(WTVM) - Georgia Governor Nathan Deal just signed the so-called campus carry gun bill into law.
It takes effect July 1 and we think it has a chance to help deter some criminals and keep students safer than they may have been before.
The bill that Governor Deal signed into law makes sure the strict concealed carry permit rules for the public are also followed on campus.
To carry a gun, someone must be 21, be fingerprinted, photographed and have a background check performed. It won't be the Wild West.
That's because the bill specifically exempts many places guns can NOT be carried on campus, such as dormitories, fraternity and sorority houses, on-campus child care facilities, faculty and administrative offices and in disciplinary meetings.
Despite those exceptions, Georgia college campuses will no longer automatically be "gun free zones".
And that's significant because mass shooters almost always target known gun free zones like schools, churches and shopping centers where citizens are vulnerable, easy targets.
Most mass shooters think they'll have free reign to terrorize and kill the defenseless.
Police may be several minutes from being able to respond.
Sheltering in place works if you can effectively hide. But when you add the possibility that one of the shooter's intended victims may be armed themselves and thus able to defend him or herself or even defend the group, it may increase the chance of survival for all.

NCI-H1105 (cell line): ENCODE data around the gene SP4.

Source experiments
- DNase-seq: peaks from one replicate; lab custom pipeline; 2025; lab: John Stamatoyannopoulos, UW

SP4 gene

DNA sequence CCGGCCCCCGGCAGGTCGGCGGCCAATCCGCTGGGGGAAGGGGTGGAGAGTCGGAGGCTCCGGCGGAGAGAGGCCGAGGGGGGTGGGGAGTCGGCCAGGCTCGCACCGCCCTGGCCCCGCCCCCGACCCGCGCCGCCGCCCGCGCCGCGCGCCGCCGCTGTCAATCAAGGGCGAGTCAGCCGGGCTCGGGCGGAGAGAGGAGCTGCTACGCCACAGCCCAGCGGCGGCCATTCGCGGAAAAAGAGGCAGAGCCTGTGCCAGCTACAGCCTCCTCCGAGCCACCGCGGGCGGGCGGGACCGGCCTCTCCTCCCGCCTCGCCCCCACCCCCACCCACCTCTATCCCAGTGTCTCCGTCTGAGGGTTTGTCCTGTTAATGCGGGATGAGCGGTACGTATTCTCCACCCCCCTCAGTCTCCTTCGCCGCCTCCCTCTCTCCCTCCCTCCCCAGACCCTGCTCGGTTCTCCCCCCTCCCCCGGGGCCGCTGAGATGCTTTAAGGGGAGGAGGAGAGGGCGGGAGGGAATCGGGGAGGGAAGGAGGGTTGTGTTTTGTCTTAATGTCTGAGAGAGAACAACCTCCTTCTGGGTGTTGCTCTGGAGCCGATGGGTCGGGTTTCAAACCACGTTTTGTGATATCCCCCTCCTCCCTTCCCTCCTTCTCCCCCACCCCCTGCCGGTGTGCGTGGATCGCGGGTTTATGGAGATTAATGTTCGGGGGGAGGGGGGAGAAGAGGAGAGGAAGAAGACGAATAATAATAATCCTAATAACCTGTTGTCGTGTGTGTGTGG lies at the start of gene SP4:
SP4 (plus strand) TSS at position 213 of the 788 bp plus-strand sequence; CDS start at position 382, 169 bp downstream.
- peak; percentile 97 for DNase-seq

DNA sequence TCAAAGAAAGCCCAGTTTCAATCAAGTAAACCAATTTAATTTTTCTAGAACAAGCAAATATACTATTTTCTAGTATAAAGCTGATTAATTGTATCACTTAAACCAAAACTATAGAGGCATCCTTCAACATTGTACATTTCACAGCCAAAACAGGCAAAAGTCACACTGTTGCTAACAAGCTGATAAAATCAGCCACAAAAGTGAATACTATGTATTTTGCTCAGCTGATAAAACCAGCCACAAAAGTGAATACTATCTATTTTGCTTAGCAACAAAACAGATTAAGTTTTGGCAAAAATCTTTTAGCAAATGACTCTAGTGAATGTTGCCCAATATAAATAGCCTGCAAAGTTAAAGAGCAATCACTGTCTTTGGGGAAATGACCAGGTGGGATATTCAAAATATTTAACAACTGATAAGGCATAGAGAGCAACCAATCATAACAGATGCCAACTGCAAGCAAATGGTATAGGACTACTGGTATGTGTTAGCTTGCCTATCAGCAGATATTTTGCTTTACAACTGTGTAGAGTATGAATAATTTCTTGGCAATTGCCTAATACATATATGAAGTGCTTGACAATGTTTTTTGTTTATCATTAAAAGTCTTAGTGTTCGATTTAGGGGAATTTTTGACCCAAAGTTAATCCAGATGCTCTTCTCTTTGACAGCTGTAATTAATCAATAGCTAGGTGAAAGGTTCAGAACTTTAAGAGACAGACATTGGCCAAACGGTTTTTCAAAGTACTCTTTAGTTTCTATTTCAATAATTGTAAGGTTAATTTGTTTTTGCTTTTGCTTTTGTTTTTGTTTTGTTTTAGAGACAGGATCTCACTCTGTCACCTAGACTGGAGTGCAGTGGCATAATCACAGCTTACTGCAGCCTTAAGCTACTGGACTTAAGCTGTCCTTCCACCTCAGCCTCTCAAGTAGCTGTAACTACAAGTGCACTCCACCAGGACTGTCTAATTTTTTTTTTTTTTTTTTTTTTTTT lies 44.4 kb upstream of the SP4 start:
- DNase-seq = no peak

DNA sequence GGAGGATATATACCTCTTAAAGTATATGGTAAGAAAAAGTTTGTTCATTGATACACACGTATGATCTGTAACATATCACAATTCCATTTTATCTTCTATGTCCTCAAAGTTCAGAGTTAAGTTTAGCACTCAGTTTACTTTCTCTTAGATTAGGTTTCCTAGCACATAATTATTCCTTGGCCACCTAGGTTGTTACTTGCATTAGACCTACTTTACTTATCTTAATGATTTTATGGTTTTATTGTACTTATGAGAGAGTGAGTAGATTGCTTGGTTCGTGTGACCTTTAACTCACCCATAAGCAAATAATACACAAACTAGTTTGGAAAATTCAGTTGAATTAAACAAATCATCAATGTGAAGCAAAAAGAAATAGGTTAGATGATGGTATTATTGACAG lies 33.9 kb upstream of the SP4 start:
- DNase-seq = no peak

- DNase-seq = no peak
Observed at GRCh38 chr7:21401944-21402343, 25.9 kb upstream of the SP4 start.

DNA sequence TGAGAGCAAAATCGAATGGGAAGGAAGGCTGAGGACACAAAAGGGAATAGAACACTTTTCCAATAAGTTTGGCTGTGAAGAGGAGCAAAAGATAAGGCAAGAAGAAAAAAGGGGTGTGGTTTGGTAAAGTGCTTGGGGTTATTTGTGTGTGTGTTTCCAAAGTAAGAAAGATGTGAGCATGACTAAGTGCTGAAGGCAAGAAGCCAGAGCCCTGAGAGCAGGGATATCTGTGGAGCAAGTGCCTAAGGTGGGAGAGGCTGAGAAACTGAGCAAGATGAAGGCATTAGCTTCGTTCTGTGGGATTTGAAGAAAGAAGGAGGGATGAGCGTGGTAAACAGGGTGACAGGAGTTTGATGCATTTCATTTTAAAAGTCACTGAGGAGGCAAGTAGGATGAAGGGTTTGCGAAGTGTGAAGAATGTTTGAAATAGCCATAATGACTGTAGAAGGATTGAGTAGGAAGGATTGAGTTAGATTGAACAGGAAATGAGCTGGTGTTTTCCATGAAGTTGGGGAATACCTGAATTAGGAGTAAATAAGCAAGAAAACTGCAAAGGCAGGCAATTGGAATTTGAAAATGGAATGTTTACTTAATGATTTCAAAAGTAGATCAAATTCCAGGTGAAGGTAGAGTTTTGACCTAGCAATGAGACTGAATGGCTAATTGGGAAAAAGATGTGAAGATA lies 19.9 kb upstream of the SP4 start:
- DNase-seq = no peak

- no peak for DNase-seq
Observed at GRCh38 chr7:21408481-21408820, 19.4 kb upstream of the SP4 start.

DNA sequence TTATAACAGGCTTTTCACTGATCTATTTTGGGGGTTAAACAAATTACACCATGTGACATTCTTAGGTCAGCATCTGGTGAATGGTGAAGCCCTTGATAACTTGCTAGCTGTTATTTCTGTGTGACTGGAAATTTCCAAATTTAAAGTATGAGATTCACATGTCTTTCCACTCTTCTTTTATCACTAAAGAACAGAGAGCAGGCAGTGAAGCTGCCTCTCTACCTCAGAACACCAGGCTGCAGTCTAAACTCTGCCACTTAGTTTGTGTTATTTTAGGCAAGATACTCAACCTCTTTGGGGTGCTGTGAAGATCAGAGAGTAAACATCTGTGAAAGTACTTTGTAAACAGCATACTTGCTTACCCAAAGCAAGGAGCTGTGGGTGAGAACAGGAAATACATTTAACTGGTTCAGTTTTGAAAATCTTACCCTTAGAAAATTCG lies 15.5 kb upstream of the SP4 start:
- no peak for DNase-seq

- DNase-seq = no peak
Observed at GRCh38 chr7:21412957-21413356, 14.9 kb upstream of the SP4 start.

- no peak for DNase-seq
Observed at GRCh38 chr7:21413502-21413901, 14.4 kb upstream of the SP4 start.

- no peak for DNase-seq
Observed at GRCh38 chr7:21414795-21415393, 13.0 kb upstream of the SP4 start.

A citizen with a concealed carry permit stopped what could have been a mass shooting in 2012 in a Spartanburg, South Carolina church.
A man had entered the church with a shotgun, threatening to kill the pastor. Luckily, not a shot was fired in that incident. The armed citizen held the gunman at bay until police arrived.
Had the worshipper not been armed, the frightening incident might have been a mass shooting. There are many other examples of armed citizens stopping armed criminals.
But of course no law, not matter how strict or how lenient, can protect everyone in every mass shooting situation.
However, responsible gun owners who understand the stakes and are willing to do what's necessary if a shooter appears, give the innocent at least one advantage they wouldn't have otherwise: a fighting chance.
General Manager Holly Steuart brings two editorials a week to WTVM. If you would like to respond to an editorial, e-mail your response to email@example.com or write to:
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